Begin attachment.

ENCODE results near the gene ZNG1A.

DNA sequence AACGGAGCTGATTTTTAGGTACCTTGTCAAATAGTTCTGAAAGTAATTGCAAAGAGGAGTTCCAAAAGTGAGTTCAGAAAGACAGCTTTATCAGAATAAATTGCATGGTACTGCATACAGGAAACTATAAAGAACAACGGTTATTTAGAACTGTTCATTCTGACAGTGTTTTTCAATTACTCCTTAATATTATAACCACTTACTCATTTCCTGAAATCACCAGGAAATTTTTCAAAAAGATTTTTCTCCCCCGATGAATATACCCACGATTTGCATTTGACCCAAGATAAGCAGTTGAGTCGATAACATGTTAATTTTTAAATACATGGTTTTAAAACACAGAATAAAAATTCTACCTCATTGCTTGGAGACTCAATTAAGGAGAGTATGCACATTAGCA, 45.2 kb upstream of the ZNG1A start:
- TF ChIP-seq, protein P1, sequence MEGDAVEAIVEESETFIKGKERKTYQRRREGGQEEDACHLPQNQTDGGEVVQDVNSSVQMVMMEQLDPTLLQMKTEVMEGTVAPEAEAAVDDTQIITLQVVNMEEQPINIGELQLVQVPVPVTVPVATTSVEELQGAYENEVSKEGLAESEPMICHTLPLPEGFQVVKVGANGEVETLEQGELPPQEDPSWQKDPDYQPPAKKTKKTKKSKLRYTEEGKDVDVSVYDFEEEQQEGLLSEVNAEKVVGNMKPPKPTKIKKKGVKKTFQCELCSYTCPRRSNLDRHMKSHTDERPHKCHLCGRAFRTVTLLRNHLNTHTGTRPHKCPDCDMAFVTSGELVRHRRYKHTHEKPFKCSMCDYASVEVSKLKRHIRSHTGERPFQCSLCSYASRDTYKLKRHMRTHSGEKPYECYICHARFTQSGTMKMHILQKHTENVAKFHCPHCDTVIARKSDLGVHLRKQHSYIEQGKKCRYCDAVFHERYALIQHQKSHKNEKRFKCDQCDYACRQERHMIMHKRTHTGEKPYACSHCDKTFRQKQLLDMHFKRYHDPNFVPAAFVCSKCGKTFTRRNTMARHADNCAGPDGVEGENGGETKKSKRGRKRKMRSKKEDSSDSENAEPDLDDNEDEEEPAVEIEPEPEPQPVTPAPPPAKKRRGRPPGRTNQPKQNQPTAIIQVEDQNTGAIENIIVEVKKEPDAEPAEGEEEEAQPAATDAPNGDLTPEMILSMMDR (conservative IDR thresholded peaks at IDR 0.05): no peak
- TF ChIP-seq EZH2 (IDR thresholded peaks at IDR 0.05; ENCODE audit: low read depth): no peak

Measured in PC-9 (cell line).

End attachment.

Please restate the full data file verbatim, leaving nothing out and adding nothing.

ENCODE results near the gene ZNG1A.

DNA sequence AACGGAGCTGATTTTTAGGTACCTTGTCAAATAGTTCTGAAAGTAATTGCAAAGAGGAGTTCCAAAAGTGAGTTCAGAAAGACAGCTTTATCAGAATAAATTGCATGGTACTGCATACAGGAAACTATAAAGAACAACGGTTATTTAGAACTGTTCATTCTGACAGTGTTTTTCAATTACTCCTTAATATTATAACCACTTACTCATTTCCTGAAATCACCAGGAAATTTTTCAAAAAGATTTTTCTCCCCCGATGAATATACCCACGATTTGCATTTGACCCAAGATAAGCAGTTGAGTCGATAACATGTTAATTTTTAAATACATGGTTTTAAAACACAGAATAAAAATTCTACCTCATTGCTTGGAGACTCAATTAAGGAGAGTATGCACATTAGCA, 45.2 kb upstream of the ZNG1A start:
- TF ChIP-seq, protein P1, sequence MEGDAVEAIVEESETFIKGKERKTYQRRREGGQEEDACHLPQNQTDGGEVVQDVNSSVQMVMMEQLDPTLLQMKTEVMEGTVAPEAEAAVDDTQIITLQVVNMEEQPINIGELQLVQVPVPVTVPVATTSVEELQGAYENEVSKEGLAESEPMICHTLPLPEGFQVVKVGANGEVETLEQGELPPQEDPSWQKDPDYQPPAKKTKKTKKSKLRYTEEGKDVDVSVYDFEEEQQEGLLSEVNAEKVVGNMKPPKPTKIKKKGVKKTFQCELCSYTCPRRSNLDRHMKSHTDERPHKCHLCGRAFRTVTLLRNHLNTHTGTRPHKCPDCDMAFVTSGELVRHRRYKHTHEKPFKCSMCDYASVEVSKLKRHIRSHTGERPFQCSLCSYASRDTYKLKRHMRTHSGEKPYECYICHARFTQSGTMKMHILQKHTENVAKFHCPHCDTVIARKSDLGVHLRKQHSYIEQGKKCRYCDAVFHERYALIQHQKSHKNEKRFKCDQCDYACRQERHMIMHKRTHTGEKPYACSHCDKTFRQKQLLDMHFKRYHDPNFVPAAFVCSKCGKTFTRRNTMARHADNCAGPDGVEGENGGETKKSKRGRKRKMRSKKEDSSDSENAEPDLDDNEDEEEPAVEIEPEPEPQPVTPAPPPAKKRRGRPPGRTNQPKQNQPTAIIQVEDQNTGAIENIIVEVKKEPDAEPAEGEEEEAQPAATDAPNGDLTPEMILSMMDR (conservative IDR thresholded peaks at IDR 0.05): no peak
- TF ChIP-seq EZH2 (IDR thresholded peaks at IDR 0.05; ENCODE audit: low read depth): no peak

Measured in PC-9 (cell line).